COVID-19 isn’t first pandemic to threaten Mississippians

Published 3:37 pm Wednesday, March 4, 2020

While the state of Mississippi currently has no known or reported cases, the growing global concern over probable U.S. impacts from the coronavirus (COVID-19) pandemic certainly should not be wasted on Mississippians.

To be sure, unwarranted panic or fear of COVID-19 should be discouraged. The Mississippi State Department of Health (MSDH) is currently reporting: “The risk of infection to the Mississippi public continues to be low. To date, there are no cases in Mississippi and no suspects under investigation for potential infection.”

Additionally, the U.S. Centers for Disease Control as of Feb. 29 reports there were a total of 62 confirmed cases of COVID-19 in the U.S., including those repatriated to the U.S. from cruise ships abroad or from Wuhan, China. Various university medical schools around the country have gauged the number of confirmed COVID-19 cases at 74 and 76.

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Again, none of those cases are in Mississippi and none have been reported in the Southeast. That’s the good news. But pandemics, particularly influenza, are a significant part of the history of the U.S. and that history touches Mississippi.

Just over a century ago, Mississippi took a significant hit in the Spanish Influenza outbreak of 1918-19. Writing for the Mississippi Encyclopedia, University of Southern Mississippi anthropologist and librarian Diane DeCesare Ross observed:

“Mississippi was not immune to worldwide influenza pandemic that struck in 1918–19, killing as many as forty million people around the globe. The Spanish flu reached the state in September 1918 and was acute for only a little over a month, but by the end of the year, 6,219 Mississippians had died, most of them infants and adults aged twenty-five to thirty-five.

“Adams and Sunflower Counties had the highest death rates, while George and Stone Counties had the lowest rates. The epidemic peaked in Mississippi on 22 October, when 9,842 new cases were reported. The incidence of disease subsequently declined gradually, with a brief recurrence in January 1919.”

Noted historian John M. Barry, author of The Great Influenza and Rising Tide: The Great Flood of 1927, wrote in 2017 of his concerns for exactly the type of global pandemic threat that COVID-19 is said to represent:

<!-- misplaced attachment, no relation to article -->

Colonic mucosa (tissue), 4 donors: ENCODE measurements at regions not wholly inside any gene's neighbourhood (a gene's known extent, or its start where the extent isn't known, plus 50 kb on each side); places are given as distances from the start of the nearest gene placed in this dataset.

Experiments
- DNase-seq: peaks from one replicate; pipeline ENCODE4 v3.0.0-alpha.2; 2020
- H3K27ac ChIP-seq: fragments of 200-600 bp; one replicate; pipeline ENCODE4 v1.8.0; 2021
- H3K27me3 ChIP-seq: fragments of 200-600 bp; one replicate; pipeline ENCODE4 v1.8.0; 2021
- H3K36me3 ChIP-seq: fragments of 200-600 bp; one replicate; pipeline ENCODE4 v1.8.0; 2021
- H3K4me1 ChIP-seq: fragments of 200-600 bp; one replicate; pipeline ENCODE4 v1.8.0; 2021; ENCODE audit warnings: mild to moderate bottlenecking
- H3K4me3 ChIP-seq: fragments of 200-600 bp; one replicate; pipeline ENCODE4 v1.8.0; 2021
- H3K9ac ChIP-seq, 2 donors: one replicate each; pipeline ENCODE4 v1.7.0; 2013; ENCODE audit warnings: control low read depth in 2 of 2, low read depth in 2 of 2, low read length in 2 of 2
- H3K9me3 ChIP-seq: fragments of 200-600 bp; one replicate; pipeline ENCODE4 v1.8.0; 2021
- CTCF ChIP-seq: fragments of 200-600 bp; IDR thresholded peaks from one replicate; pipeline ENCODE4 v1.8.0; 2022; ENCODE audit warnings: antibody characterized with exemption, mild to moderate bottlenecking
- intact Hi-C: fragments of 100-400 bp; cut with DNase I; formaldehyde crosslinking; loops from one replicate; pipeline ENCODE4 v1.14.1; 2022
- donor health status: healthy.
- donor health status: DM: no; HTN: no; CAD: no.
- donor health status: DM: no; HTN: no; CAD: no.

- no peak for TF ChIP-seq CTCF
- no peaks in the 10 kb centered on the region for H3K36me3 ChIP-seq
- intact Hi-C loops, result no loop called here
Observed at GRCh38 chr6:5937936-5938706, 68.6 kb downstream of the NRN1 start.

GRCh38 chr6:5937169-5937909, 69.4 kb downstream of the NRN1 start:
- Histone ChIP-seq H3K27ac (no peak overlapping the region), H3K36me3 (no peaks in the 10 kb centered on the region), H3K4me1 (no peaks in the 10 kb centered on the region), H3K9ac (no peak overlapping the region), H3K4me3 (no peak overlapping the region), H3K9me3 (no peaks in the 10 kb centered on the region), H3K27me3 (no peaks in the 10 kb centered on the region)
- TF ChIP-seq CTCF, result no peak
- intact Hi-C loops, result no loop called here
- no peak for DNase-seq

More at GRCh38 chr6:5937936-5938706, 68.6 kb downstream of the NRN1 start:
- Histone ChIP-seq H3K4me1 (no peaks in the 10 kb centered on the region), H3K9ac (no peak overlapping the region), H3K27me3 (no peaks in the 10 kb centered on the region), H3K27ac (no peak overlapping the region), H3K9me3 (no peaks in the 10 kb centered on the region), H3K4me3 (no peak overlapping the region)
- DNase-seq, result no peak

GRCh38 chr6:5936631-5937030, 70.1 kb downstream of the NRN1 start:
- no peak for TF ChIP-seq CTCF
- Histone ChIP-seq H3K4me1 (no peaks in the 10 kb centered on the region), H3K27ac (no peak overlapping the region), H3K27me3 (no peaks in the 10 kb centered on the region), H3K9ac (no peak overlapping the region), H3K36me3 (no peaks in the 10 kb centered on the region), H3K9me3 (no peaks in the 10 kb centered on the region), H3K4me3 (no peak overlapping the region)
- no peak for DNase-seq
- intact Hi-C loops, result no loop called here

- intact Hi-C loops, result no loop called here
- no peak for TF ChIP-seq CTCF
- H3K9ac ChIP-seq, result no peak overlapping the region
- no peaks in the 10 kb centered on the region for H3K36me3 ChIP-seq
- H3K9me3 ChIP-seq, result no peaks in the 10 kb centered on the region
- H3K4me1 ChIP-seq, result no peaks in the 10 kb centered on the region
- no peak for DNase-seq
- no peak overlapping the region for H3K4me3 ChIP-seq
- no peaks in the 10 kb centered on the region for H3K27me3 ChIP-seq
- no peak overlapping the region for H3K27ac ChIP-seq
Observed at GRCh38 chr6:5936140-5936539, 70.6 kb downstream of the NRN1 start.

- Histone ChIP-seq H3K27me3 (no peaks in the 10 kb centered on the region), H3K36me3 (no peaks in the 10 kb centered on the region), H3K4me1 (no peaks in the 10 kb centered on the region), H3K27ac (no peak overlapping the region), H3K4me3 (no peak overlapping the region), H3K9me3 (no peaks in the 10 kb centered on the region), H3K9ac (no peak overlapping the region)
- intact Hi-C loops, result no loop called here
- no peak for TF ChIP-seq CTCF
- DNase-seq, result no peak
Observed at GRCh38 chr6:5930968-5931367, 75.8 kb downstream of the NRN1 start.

“We are arguably as vulnerable — or more vulnerable — to another pandemic as we were in 1918. Today top public health experts routinely rank influenza as potentially the most dangerous ‘emerging’ health threat we face. Earlier this year, upon leaving his post as head of the Centers for Disease Control and Prevention, Tom Frieden was asked what scared him the most, what kept him up at night. ‘The biggest concern is always for an influenza pandemic… [It] really is the worst-case scenario.’ So, the tragic events of 100 years ago have a surprising urgency — especially since the most crucial lessons to be learned from the disaster have yet to be absorbed.”

Poignantly, the 1918 Spanish Influenza outbreak remains a part of the lore of Mississippi State University. George Hall, now an academic building, was built as the university’s original infirmary. A sufficient number of MSU cadets were afflicted with the deadly flu that the basement of the infirmary was converted temporarily as a makeshift morgue.

Able then-Mississippi A&M students built coffins for their classmates and wagons transported the coffins of the approximately 20 students who died to the campus railroad depot.

By either party, politicization of the COVID-19 outbreak is misguided and dangerous in the extreme. So, too, is overstating the threat or understating the potential dangers. In 1918, Mississippians argued over the closing of county fairs and pool halls as a means to stop the spread of the disease.

Some of our Mississippi ancestors failed to take the threat of global pandemic flu seriously a century ago when mass communications were primitive and public health controls were lax and unwieldy. Surely, we won’t make that mistake again in the 21st century.

Sid Salter is a syndicated columnist. Contact him at